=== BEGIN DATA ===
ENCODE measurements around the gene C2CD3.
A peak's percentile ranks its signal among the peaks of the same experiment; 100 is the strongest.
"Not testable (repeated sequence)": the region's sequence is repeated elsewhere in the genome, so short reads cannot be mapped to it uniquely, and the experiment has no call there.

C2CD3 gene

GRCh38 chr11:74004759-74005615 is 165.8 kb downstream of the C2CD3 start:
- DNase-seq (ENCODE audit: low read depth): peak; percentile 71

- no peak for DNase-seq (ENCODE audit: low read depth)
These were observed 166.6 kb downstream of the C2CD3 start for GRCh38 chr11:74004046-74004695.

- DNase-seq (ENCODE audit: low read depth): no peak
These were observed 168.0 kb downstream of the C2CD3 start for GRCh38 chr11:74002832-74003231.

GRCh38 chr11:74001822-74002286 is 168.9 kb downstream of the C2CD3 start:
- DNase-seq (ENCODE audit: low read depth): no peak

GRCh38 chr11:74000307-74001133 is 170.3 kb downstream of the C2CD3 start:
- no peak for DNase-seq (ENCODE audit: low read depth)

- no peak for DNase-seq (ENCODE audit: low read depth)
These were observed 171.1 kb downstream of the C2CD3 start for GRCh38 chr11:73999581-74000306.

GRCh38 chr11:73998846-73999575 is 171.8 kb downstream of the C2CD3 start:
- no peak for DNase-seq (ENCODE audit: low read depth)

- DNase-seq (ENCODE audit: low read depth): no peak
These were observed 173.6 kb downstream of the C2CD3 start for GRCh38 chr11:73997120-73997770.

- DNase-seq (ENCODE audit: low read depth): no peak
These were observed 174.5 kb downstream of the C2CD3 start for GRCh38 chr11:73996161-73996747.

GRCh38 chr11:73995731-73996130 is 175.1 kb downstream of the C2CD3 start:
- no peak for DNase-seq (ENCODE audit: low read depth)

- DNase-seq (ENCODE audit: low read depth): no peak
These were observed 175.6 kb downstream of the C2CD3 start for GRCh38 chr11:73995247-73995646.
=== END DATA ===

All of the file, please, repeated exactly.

ENCODE measurements around the gene C2CD3.
A peak's percentile ranks its signal among the peaks of the same experiment; 100 is the strongest.
"Not testable (repeated sequence)": the region's sequence is repeated elsewhere in the genome, so short reads cannot be mapped to it uniquely, and the experiment has no call there.

C2CD3 gene

GRCh38 chr11:74004759-74005615 is 165.8 kb downstream of the C2CD3 start:
- DNase-seq (ENCODE audit: low read depth): peak; percentile 71

- no peak for DNase-seq (ENCODE audit: low read depth)
These were observed 166.6 kb downstream of the C2CD3 start for GRCh38 chr11:74004046-74004695.

- DNase-seq (ENCODE audit: low read depth): no peak
These were observed 168.0 kb downstream of the C2CD3 start for GRCh38 chr11:74002832-74003231.

GRCh38 chr11:74001822-74002286 is 168.9 kb downstream of the C2CD3 start:
- DNase-seq (ENCODE audit: low read depth): no peak

GRCh38 chr11:74000307-74001133 is 170.3 kb downstream of the C2CD3 start:
- no peak for DNase-seq (ENCODE audit: low read depth)

- no peak for DNase-seq (ENCODE audit: low read depth)
These were observed 171.1 kb downstream of the C2CD3 start for GRCh38 chr11:73999581-74000306.

GRCh38 chr11:73998846-73999575 is 171.8 kb downstream of the C2CD3 start:
- no peak for DNase-seq (ENCODE audit: low read depth)

- DNase-seq (ENCODE audit: low read depth): no peak
These were observed 173.6 kb downstream of the C2CD3 start for GRCh38 chr11:73997120-73997770.

- DNase-seq (ENCODE audit: low read depth): no peak
These were observed 174.5 kb downstream of the C2CD3 start for GRCh38 chr11:73996161-73996747.

GRCh38 chr11:73995731-73996130 is 175.1 kb downstream of the C2CD3 start:
- no peak for DNase-seq (ENCODE audit: low read depth)

- DNase-seq (ENCODE audit: low read depth): no peak
These were observed 175.6 kb downstream of the C2CD3 start for GRCh38 chr11:73995247-73995646.